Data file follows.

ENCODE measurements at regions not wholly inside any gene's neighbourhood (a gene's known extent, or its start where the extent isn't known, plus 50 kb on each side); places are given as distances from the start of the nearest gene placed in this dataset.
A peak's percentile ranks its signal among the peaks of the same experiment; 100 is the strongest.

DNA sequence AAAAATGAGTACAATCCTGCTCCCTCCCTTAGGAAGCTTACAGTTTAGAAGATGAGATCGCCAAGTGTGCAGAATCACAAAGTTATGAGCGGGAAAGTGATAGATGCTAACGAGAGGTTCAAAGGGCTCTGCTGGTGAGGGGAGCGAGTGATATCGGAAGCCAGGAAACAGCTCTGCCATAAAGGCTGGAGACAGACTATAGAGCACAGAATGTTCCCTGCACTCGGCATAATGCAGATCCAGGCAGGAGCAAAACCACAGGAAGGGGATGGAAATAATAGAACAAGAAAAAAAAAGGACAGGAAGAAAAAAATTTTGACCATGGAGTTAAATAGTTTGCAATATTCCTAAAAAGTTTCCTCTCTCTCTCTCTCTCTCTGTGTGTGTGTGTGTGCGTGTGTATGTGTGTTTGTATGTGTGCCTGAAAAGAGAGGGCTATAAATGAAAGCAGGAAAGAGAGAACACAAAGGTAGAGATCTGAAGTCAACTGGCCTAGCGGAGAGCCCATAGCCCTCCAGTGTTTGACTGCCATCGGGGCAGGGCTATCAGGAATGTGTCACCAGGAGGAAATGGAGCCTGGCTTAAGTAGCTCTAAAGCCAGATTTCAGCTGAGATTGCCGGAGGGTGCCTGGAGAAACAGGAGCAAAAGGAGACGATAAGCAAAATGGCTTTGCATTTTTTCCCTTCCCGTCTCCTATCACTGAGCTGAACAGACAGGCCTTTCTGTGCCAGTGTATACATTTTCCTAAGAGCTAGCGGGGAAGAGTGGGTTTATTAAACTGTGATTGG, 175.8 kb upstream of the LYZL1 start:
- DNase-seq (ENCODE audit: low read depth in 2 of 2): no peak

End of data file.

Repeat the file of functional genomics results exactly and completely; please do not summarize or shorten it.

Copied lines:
ENCODE measurements at regions not wholly inside any gene's neighbourhood (a gene's known extent, or its start where the extent isn't known, plus 50 kb on each side); places are given as distances from the start of the nearest gene placed in this dataset.
A peak's percentile ranks its signal among the peaks of the same experiment; 100 is the strongest.

DNA sequence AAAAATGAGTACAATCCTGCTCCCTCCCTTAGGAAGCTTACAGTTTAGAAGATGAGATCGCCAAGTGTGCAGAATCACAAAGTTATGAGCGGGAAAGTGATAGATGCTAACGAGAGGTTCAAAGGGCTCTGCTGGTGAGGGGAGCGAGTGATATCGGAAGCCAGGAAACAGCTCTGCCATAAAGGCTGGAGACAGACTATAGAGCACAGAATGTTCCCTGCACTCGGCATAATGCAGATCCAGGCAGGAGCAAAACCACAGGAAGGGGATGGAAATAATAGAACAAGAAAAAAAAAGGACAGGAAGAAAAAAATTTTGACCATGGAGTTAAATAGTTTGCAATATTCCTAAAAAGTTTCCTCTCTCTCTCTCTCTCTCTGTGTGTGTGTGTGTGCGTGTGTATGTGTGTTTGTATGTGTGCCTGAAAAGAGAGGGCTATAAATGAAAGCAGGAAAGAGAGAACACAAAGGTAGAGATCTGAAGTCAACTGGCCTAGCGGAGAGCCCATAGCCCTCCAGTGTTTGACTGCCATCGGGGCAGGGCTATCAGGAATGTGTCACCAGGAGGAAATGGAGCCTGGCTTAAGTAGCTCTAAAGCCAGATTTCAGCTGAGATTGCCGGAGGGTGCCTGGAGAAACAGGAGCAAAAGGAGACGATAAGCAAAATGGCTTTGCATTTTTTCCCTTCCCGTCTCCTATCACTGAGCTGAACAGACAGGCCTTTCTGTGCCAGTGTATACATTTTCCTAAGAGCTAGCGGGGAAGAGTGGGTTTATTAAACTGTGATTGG, 175.8 kb upstream of the LYZL1 start:
- DNase-seq (ENCODE audit: low read depth in 2 of 2): no peak